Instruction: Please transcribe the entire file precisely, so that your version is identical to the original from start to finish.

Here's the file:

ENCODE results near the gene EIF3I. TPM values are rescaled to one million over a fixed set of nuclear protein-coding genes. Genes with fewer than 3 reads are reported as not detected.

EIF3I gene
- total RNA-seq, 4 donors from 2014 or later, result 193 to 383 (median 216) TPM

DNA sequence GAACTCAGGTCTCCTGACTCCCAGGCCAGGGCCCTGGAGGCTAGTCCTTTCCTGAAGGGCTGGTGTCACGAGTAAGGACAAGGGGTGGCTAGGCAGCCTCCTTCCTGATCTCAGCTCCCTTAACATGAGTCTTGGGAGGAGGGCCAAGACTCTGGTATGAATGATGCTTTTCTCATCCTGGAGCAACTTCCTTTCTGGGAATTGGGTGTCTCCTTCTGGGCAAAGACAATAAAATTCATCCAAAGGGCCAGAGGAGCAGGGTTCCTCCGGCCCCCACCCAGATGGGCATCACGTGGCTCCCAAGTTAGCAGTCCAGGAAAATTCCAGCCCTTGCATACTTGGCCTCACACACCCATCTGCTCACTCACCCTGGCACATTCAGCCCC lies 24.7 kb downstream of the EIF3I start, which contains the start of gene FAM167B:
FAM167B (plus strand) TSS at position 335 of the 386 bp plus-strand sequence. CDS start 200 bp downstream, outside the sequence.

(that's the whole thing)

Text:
ENCODE results near the gene EIF3I. TPM values are rescaled to one million over a fixed set of nuclear protein-coding genes. Genes with fewer than 3 reads are reported as not detected.

EIF3I gene
- total RNA-seq, 4 donors from 2014 or later, result 193 to 383 (median 216) TPM

DNA sequence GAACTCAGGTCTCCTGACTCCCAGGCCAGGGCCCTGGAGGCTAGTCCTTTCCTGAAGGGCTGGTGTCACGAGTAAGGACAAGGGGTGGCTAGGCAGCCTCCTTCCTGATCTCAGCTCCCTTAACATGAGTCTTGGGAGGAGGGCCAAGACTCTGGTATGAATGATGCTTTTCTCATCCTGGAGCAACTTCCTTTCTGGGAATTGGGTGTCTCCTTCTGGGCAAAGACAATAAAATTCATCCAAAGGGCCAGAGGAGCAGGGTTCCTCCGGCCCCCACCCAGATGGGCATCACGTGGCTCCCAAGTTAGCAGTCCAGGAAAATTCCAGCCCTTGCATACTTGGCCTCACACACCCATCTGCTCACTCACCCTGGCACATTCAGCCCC lies 24.7 kb downstream of the EIF3I start, which contains the start of gene FAM167B:
FAM167B (plus strand) TSS at position 335 of the 386 bp plus-strand sequence. CDS start 200 bp downstream, outside the sequence.